RAF man Eddie Graham targeted 'easy to access' boys
A former RAF intelligence officer has been convicted of a series of sexual assaults on children dating back more than 30 years.
Eddie Graham, 63, carried out the assaults on boys, many of whom were aged under 13, while serving at the RAF Gatow base in Berlin during the 1980s.
As well as working there, he was a scout leader on the base and used RAF buildings and surrounding land to carry out his assaults.
The allegations first came to light in 2003 when one of the former scouts made a complaint to police. The man then approached a different police force with the same complaint in 2012.
The matter was passed to the Ministry of Defence (MoD) police because all of the offences were committed by a serving member of the RAF on an RAF base abroad.
That, in turn, is why Graham, who has retired from the RAF, has been on trial in a military court, not a civilian one.
Graham was arrested in January 2013 and admitted assaulting nine of the boys but denied assaulting four others.
A number of the scouts, who are now middle-aged men, gave evidence during Graham's court martial at the Military Court Centre in Bulford, Wiltshire.
Some were so overcome with emotion, they struggled to get their words out as they recalled the events that had taken place more than 30 years ago.
Their testimony was heard by the board, or jury, which, unusually for a military hearing, was made up of seven civilians who work for the MoD.
In other courts martial, the board is made up of military personnel.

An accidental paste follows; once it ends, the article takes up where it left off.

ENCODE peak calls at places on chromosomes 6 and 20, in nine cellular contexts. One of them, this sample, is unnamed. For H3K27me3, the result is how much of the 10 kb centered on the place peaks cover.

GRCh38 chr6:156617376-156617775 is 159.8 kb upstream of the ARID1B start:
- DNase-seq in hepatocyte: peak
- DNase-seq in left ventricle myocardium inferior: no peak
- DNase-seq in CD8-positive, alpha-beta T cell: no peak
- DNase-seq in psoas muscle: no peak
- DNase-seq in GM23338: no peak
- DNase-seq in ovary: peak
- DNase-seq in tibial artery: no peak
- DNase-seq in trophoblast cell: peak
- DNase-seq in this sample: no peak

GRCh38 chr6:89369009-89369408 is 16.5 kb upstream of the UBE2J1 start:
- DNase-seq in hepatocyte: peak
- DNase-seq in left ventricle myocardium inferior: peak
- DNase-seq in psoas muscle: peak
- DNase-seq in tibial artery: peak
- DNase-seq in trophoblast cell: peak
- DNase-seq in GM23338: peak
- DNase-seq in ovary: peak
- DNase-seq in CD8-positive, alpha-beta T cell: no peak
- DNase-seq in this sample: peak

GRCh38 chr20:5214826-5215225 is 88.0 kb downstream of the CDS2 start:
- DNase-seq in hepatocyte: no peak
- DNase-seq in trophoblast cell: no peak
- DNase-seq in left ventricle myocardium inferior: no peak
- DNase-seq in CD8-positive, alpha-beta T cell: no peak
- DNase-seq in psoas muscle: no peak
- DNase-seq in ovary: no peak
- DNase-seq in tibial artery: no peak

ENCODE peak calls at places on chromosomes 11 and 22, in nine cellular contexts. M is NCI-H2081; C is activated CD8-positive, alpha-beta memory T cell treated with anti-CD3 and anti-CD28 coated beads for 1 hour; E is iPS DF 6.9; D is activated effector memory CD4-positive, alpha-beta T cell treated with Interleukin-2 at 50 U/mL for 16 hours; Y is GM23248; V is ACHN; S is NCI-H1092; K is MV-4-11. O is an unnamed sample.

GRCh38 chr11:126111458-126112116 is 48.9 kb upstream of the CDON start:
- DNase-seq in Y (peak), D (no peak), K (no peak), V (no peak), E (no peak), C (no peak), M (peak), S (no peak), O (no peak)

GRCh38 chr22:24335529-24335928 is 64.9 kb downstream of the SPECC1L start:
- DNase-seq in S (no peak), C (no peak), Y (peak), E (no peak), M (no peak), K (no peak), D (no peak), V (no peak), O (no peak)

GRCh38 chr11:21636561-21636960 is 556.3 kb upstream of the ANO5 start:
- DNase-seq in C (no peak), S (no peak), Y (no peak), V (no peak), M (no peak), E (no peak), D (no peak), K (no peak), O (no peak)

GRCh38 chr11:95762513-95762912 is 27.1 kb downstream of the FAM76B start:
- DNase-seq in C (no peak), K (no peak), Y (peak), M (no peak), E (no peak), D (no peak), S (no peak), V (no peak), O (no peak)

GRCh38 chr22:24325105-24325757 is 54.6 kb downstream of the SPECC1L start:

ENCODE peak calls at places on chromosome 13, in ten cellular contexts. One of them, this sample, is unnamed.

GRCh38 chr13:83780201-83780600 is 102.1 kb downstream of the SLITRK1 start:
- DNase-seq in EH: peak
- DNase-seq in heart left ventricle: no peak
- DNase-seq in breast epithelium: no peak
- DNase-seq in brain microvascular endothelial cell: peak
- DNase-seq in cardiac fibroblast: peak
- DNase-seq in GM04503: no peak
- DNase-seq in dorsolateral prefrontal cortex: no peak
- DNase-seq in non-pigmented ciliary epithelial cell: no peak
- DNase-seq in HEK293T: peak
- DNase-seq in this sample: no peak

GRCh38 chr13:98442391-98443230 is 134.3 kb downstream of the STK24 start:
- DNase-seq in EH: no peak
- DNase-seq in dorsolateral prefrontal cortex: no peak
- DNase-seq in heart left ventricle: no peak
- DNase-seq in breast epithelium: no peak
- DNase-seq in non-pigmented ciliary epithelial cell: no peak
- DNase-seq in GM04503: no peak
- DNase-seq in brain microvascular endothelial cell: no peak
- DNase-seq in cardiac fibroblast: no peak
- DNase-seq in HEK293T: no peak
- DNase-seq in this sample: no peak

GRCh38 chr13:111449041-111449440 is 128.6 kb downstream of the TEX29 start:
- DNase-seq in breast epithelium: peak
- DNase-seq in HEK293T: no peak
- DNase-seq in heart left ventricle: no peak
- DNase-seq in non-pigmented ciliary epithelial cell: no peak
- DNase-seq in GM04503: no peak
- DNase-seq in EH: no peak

Graham also gave evidence and told the court that, as he worked on sensitive intelligence matters for the RAF, he could not pursue his homosexual tendencies off-base and so, in his words, "targeted" the scouts as "they were easy to access".
The assaults would often happen during scouting weekends at the base. Some took place at a large, barrack-like building in an area called Wilson's Retreat, others in tents next to the building.
Graham claimed that, with the passage of time, the victims who gave evidence in court had either mistaken him for someone else, or had made up their stories.
Graham was a senior member of the Scouts and met Prince Charles in 1985.
The case is believed to be one of the first large-scale historical abuse cases to come out of Britain's armed forces.
It has prompted calls for the military to be included in the new inquiry into abuse set up last month by the Home Secretary.
The inquiry, led by Fiona Woolf, the Lord Mayor of London, will look at cases of historical child sex abuse at major public institutions, such as the NHS and local authorities.
Tessa Munt, the Liberal Democrat MP, who was sexually abused as a child, is among those who have campaigned for a wide-ranging investigation into some of Britain's most prominent public bodies.
She says the trial of Eddie Graham has shown that the military, too, should now come under the scrutiny of the inquiry.
The Scout Association said it condemns the actions of Graham and that it has co-operated fully with the investigation into this historical case. It says it has stringent vetting of all adults who work with young people.
It took more than three decades to bring Graham to justice and in the end only became possible after those he assaulted found the courage to come forward.
The case shows that, just like other respected British institutions, the armed forces can also experience the pain of historical child sex abuse.